Nutrient Amount
Calories 112
Fat 0 g
Cholesterol 0 mg
Sodium 181 mg
Potassium 54 mg
Carbs 0 g
Protein 26 g

As you can see, egg whites contain no fat or cholesterol and just 17 calories per ounce. The protein content is the true value, providing about 3.5 grams of protein per egg white. This makes egg whites a nutritious addition to smoothies, omelettes, and protein shakes.

The only micronutrient found in abundant amounts in egg whites is selenium. One cup provides around 60 mcg of this essential mineral.

Egg White Alternatives

For people who can’t consume egg whites, there are a few substitutes that can work in some recipes:


The liquid from a can of chickpeas or white beans can mimic egg whites. Use 3 tablespoons per each egg white the recipe calls for. It contains protein that whips up similar to egg whites.


Blended silken tofu can replace egg whites as a binding agent in things like vegan mayo. Use 1/4 cup silken tofu per egg white.

Flaxseed Meal

A blend of flaxseed meal and water can be whipped up to substitute for egg whites in some baking. Use 1 tablespoon meal + 3 tablespoons water per egg white.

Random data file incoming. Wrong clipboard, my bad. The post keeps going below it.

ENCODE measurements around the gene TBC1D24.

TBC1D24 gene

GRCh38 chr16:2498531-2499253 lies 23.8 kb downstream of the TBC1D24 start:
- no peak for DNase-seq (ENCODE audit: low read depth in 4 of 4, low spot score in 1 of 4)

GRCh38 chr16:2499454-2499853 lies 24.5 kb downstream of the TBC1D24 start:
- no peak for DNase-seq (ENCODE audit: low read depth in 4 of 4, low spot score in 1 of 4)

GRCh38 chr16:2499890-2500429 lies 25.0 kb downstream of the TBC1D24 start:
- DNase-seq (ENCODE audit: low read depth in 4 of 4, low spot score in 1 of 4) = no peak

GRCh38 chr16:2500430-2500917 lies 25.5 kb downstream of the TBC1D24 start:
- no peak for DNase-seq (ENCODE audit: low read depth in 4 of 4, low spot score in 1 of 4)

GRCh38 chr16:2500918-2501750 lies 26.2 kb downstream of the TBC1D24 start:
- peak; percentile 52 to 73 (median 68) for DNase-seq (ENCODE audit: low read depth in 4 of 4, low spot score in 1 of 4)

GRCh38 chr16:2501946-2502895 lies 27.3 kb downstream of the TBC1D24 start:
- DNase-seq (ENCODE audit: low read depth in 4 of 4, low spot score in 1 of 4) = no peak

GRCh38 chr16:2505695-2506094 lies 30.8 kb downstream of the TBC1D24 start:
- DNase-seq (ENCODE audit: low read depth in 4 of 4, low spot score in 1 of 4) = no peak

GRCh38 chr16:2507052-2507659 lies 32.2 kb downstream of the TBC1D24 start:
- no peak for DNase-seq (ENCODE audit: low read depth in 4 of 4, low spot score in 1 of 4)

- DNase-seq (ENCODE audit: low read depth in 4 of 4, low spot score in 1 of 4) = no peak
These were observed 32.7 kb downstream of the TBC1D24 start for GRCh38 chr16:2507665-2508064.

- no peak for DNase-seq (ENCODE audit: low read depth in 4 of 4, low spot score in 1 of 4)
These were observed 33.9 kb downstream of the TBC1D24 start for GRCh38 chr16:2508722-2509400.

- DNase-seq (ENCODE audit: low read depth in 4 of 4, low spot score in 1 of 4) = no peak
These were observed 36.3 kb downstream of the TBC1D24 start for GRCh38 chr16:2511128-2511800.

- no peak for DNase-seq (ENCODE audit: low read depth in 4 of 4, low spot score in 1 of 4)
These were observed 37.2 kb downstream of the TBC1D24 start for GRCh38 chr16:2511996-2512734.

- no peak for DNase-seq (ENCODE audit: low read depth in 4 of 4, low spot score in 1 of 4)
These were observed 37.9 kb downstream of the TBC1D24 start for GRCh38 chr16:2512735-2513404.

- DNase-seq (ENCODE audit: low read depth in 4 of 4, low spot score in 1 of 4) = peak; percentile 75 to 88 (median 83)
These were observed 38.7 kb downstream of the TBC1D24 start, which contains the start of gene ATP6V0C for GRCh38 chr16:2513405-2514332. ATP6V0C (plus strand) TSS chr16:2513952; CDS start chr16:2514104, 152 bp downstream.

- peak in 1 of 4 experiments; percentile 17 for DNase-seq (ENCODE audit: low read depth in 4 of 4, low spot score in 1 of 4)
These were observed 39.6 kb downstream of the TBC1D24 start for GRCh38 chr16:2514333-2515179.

Fruit Purées

Pureed bananas, applesauce, or aquafaba can provide binding in baked goods when whipping isn’t required. Use 1/4 cup puree per egg white.

However, it’s challenging to recreate the whipped texture and rising ability of real egg whites. Meringues and soufflés are nearly impossible without them.

Pasteurized Egg Whites

If you are concerned about the potential safety of raw egg whites, you can use pasteurized egg whites instead. These have been briefly heated to kill any potential salmonella bacteria.

Brands like Davidson’s Safest Choice Pasteurized Eggs provide egg whites that can be safely consumed without cooking. But avoid ultrapasteurized egg whites, as the longer heating process impacts whipping ability.